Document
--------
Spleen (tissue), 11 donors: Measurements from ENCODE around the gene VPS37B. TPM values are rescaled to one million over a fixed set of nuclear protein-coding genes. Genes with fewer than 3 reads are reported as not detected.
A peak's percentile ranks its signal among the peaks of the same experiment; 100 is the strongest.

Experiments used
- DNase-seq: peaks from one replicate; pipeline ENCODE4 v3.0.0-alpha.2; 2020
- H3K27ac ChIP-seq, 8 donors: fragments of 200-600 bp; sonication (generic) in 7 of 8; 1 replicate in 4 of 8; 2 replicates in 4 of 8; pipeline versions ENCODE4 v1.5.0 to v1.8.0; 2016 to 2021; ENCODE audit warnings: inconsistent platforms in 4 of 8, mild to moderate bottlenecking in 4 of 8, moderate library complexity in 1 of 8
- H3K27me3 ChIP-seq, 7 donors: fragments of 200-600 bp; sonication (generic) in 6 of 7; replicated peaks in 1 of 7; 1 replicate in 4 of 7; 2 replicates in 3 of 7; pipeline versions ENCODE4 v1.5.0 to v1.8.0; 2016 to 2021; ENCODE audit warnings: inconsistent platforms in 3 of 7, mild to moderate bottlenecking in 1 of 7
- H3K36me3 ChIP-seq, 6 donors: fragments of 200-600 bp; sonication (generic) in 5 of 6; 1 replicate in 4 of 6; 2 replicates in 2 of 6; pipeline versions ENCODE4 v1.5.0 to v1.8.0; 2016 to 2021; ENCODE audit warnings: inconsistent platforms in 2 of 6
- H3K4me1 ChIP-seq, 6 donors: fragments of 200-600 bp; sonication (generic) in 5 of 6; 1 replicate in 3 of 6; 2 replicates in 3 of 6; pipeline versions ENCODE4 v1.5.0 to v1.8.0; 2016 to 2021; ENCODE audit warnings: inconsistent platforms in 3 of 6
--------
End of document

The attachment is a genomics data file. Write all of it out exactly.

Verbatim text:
Spleen (tissue), 11 donors: Measurements from ENCODE around the gene VPS37B. TPM values are rescaled to one million over a fixed set of nuclear protein-coding genes. Genes with fewer than 3 reads are reported as not detected.
A peak's percentile ranks its signal among the peaks of the same experiment; 100 is the strongest.

Experiments used
- DNase-seq: peaks from one replicate; pipeline ENCODE4 v3.0.0-alpha.2; 2020
- H3K27ac ChIP-seq, 8 donors: fragments of 200-600 bp; sonication (generic) in 7 of 8; 1 replicate in 4 of 8; 2 replicates in 4 of 8; pipeline versions ENCODE4 v1.5.0 to v1.8.0; 2016 to 2021; ENCODE audit warnings: inconsistent platforms in 4 of 8, mild to moderate bottlenecking in 4 of 8, moderate library complexity in 1 of 8
- H3K27me3 ChIP-seq, 7 donors: fragments of 200-600 bp; sonication (generic) in 6 of 7; replicated peaks in 1 of 7; 1 replicate in 4 of 7; 2 replicates in 3 of 7; pipeline versions ENCODE4 v1.5.0 to v1.8.0; 2016 to 2021; ENCODE audit warnings: inconsistent platforms in 3 of 7, mild to moderate bottlenecking in 1 of 7
- H3K36me3 ChIP-seq, 6 donors: fragments of 200-600 bp; sonication (generic) in 5 of 6; 1 replicate in 4 of 6; 2 replicates in 2 of 6; pipeline versions ENCODE4 v1.5.0 to v1.8.0; 2016 to 2021; ENCODE audit warnings: inconsistent platforms in 2 of 6
- H3K4me1 ChIP-seq, 6 donors: fragments of 200-600 bp; sonication (generic) in 5 of 6; 1 replicate in 3 of 6; 2 replicates in 3 of 6; pipeline versions ENCODE4 v1.5.0 to v1.8.0; 2016 to 2021; ENCODE audit warnings: inconsistent platforms in 3 of 6